Three Views of Entrepreneurial Opportunity

Every invention engenders opportunities for the creation of several possible economic (as well as other types of socially significant) effects. In the foregoing sections we have examined three sets of views with regard to how these effects come to be. Approaches based on the view of the market as an allocative process focus entirely on the final effects of opportunity creation, treating the processes leading to these final effects as mere detail; approaches based on the view of the market as a discovery process emphasize only the origins of the opportunity for creation, treating the final effects as inevitable products of competitive markets; and finally, approaches based on the view of the market as a creative process emphasize the decisions and actions of the agents, making both origins and final effects contingent upon those decisions and actions. In our view, if we are to deepen our understanding of entrepreneurial opportunity, we need to integrate these three approaches, emphasize contingencies rather than inevitabilities in each. As a first step in that direction, we offer the following fundamental argument for the study of the central phenomena of entrepreneurship – viz., entrepreneurial opportunities.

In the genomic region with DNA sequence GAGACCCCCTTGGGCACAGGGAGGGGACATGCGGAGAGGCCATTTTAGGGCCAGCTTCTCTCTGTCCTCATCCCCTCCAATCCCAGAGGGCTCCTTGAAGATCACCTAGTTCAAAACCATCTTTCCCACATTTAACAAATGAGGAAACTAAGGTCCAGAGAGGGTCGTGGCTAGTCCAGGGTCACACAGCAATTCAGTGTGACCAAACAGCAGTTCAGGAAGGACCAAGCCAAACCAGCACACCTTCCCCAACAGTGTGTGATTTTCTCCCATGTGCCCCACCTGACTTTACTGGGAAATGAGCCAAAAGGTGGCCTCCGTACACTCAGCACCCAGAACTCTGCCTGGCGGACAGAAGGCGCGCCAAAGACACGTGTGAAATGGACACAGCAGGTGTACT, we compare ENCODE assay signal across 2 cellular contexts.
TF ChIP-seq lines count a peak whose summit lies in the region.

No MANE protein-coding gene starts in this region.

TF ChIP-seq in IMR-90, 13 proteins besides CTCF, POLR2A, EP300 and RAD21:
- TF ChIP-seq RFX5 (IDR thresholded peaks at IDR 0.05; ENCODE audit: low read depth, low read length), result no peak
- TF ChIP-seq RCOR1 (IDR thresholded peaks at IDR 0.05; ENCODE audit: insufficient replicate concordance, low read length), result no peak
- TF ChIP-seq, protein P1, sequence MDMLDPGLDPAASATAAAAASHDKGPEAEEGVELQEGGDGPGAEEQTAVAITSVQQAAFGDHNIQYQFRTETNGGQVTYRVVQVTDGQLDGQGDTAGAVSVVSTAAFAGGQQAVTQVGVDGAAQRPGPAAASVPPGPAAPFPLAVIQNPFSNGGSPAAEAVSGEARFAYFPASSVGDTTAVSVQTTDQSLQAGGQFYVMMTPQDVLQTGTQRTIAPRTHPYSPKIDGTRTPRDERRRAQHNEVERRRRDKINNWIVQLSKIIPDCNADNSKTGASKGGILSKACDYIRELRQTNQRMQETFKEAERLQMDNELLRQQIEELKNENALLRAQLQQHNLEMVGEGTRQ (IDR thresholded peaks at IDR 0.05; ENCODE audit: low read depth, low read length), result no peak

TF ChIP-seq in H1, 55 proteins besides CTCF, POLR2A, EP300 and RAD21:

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Saras Sarasvathy
Nick Dew
Rama Velamuri
S. Venkataraman
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